Galicia—Spain’s northwestern region—culminates in a town on the far north coast known as “A Coruña” in the Galician dialect. It is not far from the municipality known as “Finisterre,” so named, as it was believed that this is where the Earth ended.
Galicia is a land full of mystique, forests and trees, vast beaches and one of the longest coastlines on the Iberian Peninsula. It is best known for its “materia prima” cooked in a simple way with little manipulation. Its seafood and shellfish are legendary as is its aged beef. Galicia is a bit disconnected from the rest of Spain, as it requires a 7-hour drive by car—from Madrid—and it tends to rain year round. It is a magical place that can only be appreciated by visiting its pristine lands. And of course it is well known for its historic “Camino de Santiago.”
A beach in central La Coruña - Photo by James Stolich
This brings us to a very unique restaurant called Alborada, located in the vibrant and very dense city of La Coruña. Head chef Iván Domínguez, a native of Galicia has crafted a relaxed and yet sophisticated dining experience that brings to light all of the elements he considers fundamental to the “Cocina Gallega.”
Domínguez does not mess around. He spent many years in the Spanish armada and understands the discipline of running a fine-dining restaurant. “No soy un soñador, soy un trabajador.” I am not a dreamer, rather a worker. “Mi equipo tiene que entender que una receta tiene un alma.” My team needs to understand that each recipe has a soul.
Restaurante Alborada is located at Paseo Marítimo Alcalde Francisco Vázquez, 25, just past the Torre de Hercules, facing the sea. Guests enter the restaurant through two large glass doors that lead to a contemporary dining room with clean lines, white table clothes, a glass wall showcasing the impressive kitchen. The ambience is relaxed and the service is impeccable and yet down to earth. We elected for the “Espíritu de Galicia” menu and were treated to a series of dishes that delighted us in their simplicity and creativity and yet never overwhelmed or exhausted our palates.
Cured caballa (mackerel) over patata Coristanco - Photo by James Stolich
Buñuelo de calamar en su tinto (a fritter of calamari in its own ink) - Photo by James Stolich
It is always welcome to start a meal with a bit of broth or soup like the rich consommé of Celtic chicken that arrived at our table. What followed was a series of thoughtful and intriguing dishes that left us extremely happy. Highlights include the cured caballa (mackerel) over patata Coristanco, presented like sushi and accompanied by queso San Simón de Costa with quicos and toasted corn, as well as a buñuelo de calamar en su tinto (a fritter of calamari in its own ink). A bit later came the “bread” course. Pan is of course of utmost importance in Spain—particularly in Galicia—and so we sampled various local breads along with butter from Jersey cows “Airas Moniz” with Kombu seaweed.
The bread course at Alborada - Photo by James Stolich
While I will not delve into every course the vegetable croquetas with salsa verde, topped with a piece of cooked merluza (hake) were remarkable. Next up was a Cigala (scampi) roasted and accompanied by seaweed and tomato water. The lombarda (cabbage) dish with erizo (sea urchin) was good but I found the vegetables to be a bit heavy. I would have preferred something lighter to accompany the very pristine urchin. The penca (almost like an enchildada or empanada) de acelga (Swiss chard) rellena con caldo de sus hojas y minchas was light and enjoyable in every way.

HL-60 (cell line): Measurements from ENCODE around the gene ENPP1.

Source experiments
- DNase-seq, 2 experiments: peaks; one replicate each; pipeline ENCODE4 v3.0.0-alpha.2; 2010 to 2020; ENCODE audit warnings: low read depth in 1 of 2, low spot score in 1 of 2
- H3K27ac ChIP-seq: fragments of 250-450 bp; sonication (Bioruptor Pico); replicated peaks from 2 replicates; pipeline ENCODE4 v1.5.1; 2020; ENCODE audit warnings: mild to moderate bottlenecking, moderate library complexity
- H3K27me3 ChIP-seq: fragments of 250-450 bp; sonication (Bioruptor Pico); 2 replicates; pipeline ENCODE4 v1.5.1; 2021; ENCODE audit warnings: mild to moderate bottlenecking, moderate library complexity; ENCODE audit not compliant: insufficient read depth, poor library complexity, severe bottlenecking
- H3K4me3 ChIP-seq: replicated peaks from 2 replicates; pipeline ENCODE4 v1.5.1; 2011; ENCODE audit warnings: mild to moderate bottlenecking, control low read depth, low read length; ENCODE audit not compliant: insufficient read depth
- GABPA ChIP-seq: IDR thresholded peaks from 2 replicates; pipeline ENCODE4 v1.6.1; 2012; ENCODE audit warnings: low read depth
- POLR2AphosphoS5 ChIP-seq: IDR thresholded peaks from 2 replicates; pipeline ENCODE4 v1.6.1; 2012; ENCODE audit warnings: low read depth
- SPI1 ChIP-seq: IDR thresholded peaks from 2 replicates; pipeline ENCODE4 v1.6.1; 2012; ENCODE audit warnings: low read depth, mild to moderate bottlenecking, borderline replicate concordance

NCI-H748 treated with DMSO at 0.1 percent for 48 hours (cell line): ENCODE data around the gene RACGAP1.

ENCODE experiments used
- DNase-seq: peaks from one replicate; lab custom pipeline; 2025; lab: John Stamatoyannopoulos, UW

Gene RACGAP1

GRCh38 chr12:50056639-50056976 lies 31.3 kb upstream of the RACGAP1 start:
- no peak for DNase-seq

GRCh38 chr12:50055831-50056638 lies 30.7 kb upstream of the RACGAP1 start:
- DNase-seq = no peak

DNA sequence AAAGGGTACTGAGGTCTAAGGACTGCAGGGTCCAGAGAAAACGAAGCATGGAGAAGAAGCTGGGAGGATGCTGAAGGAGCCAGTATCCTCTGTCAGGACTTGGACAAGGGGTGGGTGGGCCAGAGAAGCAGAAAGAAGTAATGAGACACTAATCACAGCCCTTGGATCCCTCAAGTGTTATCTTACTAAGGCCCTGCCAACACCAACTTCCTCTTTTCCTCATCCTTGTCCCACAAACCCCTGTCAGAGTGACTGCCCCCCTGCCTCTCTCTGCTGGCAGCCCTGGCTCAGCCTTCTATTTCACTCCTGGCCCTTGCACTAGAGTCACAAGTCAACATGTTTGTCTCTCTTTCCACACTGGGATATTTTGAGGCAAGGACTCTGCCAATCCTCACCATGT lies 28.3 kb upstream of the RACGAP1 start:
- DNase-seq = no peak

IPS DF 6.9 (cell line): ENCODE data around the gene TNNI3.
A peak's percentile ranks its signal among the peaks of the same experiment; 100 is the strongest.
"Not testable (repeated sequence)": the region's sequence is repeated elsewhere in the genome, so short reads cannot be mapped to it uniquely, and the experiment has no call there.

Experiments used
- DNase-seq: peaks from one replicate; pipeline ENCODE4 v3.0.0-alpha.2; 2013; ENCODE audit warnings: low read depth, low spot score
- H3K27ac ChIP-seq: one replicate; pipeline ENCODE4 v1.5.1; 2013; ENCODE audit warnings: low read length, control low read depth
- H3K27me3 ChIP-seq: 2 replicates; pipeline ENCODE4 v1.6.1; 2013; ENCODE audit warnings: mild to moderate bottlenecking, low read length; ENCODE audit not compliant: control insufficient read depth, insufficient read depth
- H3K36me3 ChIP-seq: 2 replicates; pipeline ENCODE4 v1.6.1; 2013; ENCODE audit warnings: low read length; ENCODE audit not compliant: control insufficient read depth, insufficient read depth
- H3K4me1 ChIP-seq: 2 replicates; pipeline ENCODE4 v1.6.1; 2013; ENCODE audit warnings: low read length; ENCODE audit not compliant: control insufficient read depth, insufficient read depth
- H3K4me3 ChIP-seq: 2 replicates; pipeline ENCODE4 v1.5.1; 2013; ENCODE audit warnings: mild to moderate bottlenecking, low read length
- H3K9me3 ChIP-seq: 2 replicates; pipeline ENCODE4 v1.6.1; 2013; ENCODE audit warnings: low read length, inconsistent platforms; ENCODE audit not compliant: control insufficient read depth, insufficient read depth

Vegetable croqueta with merluza (hake) - Photo by James Stolich
Fabas (beans) de Lourenza and setas (mushrooms) with an emulsión of clams from la ria de Arousa. Photo by James Stolich
My favorite dish, perhaps—well almost—was the fabas (beans) de Lourenza and setas (mushrooms) with an emulsión of clams from la ria de Arousa. It was just exceptional. The texture and everything were perfect about this dish, including the plate upon which it was served. I didn’t take a photo of the whole fish but the cabracho or bispo (scorpion fish) cooked with a sauce of clementines was unbelievable. I literally could not stop eating it. The last savory course was liebre (we would call this wild hare) and was deceptive at first. What I discovered was succulent stew meat with a crispy exterior accompanied by milhojas (puff pastry) filled with the kidney, liver and heart. It was an exquisite dish and surprising to have as our final savory course that in many places might have been a giant hunk of beef.
Cabracho or bispo (scorpion fish) cooked with a sauce of clementines - Photo by James Stolich
Liebre or wild hare with a puff pastry of all the organ meats - Photo by James Stolich
We wrapped up the meal with a queso “del país,” a young Galician cheese aged 30 days that had a pleasant, sour quality to it. Then came a postre of apple and granita with a bit of mint (my memory is fading) that was incredibly light and refreshing. The second dessert of castaña, calabaza, zanahoria and helado de cantarelas was stunning. The flavors were delicate and well balanced by the chestnuts, pumpkin, carrots and yes believe it or not ice cream made with chanterelle mushrooms!
Postre of castaña, calabaza, zanahoria and helado de cantarelas - Photo by James Stolich
The service and staff at Alborada could not have been more accommodating. It was a special treat to sample Chef Iván’s take on the cuisine of Galicia and to also dine in such a relaxed and refined environment. There is no doubt that Alborada will continue to draw in adventurous and curious diners from around the world. Alborada is open daily for lunch and dinner. http://restaurantesalborada.com/
James is a food writer and Bay Area chef who owns and runs a private dinner party and cooking class business specializing in regional Italian and Spanish cuisine. See CookWithJames.com